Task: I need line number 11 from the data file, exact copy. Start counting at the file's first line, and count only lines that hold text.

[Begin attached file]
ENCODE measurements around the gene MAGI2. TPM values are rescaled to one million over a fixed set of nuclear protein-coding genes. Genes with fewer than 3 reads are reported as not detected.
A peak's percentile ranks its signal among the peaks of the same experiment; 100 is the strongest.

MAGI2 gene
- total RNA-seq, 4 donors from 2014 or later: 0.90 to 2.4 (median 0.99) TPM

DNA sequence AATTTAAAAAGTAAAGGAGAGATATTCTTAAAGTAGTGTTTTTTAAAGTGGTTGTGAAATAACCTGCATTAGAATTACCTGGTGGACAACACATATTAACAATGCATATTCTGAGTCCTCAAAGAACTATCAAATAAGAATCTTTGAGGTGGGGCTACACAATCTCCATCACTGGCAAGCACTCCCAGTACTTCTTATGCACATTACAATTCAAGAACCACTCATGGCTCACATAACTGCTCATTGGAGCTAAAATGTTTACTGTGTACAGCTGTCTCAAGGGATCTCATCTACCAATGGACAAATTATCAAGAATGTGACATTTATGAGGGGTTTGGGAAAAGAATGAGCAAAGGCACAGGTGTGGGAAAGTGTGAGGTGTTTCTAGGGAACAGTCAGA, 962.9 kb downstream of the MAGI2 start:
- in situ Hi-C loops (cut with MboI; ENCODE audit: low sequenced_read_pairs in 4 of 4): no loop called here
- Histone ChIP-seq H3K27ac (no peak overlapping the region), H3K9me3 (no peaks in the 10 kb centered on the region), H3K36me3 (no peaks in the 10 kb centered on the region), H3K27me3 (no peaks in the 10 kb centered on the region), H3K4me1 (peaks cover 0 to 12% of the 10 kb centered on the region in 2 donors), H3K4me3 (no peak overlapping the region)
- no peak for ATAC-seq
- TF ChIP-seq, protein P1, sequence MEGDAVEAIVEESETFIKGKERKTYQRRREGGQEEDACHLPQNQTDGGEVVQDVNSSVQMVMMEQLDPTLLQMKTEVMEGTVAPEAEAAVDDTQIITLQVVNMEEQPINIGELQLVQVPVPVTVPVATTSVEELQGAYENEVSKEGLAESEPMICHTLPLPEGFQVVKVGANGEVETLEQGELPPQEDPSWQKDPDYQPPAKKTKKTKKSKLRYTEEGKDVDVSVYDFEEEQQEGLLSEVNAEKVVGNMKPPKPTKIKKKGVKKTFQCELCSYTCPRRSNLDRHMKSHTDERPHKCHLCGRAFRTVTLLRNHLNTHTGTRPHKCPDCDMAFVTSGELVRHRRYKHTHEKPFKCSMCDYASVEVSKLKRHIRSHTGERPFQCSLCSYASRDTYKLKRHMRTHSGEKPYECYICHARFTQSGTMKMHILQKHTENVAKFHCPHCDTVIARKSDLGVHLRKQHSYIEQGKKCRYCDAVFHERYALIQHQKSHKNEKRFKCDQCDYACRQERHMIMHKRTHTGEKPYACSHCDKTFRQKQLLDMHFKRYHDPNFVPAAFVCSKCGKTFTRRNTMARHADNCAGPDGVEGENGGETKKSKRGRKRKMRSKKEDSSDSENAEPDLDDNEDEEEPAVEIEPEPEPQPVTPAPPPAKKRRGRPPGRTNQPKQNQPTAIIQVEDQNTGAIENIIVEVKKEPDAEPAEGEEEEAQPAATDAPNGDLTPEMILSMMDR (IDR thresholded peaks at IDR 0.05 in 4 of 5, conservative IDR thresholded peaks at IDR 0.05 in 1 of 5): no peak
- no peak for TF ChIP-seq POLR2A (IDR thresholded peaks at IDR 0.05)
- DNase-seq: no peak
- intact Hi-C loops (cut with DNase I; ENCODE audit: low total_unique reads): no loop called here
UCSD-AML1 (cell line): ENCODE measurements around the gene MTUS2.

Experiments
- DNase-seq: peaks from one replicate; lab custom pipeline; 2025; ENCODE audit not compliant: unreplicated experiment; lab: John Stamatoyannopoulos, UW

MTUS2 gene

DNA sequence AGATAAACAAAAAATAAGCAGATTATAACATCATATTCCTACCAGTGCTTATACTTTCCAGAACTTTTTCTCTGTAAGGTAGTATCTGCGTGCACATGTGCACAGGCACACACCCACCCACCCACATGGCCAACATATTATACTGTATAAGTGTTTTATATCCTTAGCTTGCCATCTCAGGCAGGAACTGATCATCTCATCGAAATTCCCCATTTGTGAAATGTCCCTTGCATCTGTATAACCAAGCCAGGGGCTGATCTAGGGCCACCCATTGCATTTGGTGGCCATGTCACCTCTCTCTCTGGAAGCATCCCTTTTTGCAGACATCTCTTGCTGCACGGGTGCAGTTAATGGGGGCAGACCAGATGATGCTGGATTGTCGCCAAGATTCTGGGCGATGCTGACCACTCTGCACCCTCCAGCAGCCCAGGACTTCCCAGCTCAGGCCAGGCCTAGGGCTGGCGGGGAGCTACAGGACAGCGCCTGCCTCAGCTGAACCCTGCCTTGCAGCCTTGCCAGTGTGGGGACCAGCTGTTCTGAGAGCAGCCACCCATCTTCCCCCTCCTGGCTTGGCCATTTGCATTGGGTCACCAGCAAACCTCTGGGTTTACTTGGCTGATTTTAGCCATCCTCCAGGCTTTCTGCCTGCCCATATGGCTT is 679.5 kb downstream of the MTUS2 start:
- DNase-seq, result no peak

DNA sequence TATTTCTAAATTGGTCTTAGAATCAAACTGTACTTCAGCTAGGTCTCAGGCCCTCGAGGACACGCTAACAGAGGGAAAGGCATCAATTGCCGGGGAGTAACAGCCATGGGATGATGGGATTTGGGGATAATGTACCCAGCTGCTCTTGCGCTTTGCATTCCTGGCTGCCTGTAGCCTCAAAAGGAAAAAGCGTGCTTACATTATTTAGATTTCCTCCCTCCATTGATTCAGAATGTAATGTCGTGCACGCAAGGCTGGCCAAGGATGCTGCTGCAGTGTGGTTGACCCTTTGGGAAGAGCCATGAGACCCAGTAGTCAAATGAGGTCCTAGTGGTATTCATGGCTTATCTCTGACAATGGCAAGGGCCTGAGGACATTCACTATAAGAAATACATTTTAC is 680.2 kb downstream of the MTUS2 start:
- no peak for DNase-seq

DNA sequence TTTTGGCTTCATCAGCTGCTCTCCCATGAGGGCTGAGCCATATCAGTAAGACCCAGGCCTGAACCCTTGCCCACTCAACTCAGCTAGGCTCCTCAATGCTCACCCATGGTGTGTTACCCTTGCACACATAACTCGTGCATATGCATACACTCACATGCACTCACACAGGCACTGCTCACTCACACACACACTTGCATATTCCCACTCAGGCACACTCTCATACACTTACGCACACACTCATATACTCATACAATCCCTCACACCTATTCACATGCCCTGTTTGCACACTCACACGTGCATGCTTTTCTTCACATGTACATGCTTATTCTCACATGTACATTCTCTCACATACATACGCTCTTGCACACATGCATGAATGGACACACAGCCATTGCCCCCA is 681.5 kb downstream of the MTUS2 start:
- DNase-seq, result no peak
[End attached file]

- DNase-seq: no peak